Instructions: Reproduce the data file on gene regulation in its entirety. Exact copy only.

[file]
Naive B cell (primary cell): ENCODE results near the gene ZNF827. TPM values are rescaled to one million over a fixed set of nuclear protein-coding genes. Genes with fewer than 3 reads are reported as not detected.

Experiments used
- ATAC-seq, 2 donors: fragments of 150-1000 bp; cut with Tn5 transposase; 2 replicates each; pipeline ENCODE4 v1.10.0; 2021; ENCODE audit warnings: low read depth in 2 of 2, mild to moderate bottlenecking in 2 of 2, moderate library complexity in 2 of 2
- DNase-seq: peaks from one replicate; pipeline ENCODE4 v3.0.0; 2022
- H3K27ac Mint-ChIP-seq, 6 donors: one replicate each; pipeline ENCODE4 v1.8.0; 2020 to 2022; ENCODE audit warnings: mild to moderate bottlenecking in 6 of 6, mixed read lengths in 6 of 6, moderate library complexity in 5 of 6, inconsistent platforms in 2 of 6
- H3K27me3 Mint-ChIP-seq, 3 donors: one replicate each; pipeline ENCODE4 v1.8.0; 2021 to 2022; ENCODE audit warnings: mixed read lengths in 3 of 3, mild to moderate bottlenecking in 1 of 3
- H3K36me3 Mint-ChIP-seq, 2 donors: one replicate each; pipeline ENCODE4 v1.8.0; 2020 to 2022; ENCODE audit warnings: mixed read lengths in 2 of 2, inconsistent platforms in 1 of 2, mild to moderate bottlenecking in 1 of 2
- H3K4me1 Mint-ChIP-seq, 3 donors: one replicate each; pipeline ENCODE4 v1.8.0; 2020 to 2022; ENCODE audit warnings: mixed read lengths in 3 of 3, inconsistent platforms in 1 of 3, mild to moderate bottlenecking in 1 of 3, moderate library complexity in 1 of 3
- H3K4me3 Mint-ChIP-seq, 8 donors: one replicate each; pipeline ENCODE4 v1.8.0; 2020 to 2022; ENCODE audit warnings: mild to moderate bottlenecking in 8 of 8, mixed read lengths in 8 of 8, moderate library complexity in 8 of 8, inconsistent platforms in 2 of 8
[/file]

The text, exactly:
Naive B cell (primary cell): ENCODE results near the gene ZNF827. TPM values are rescaled to one million over a fixed set of nuclear protein-coding genes. Genes with fewer than 3 reads are reported as not detected.

Experiments used
- ATAC-seq, 2 donors: fragments of 150-1000 bp; cut with Tn5 transposase; 2 replicates each; pipeline ENCODE4 v1.10.0; 2021; ENCODE audit warnings: low read depth in 2 of 2, mild to moderate bottlenecking in 2 of 2, moderate library complexity in 2 of 2
- DNase-seq: peaks from one replicate; pipeline ENCODE4 v3.0.0; 2022
- H3K27ac Mint-ChIP-seq, 6 donors: one replicate each; pipeline ENCODE4 v1.8.0; 2020 to 2022; ENCODE audit warnings: mild to moderate bottlenecking in 6 of 6, mixed read lengths in 6 of 6, moderate library complexity in 5 of 6, inconsistent platforms in 2 of 6
- H3K27me3 Mint-ChIP-seq, 3 donors: one replicate each; pipeline ENCODE4 v1.8.0; 2021 to 2022; ENCODE audit warnings: mixed read lengths in 3 of 3, mild to moderate bottlenecking in 1 of 3
- H3K36me3 Mint-ChIP-seq, 2 donors: one replicate each; pipeline ENCODE4 v1.8.0; 2020 to 2022; ENCODE audit warnings: mixed read lengths in 2 of 2, inconsistent platforms in 1 of 2, mild to moderate bottlenecking in 1 of 2
- H3K4me1 Mint-ChIP-seq, 3 donors: one replicate each; pipeline ENCODE4 v1.8.0; 2020 to 2022; ENCODE audit warnings: mixed read lengths in 3 of 3, inconsistent platforms in 1 of 3, mild to moderate bottlenecking in 1 of 3, moderate library complexity in 1 of 3
- H3K4me3 Mint-ChIP-seq, 8 donors: one replicate each; pipeline ENCODE4 v1.8.0; 2020 to 2022; ENCODE audit warnings: mild to moderate bottlenecking in 8 of 8, mixed read lengths in 8 of 8, moderate library complexity in 8 of 8, inconsistent platforms in 2 of 8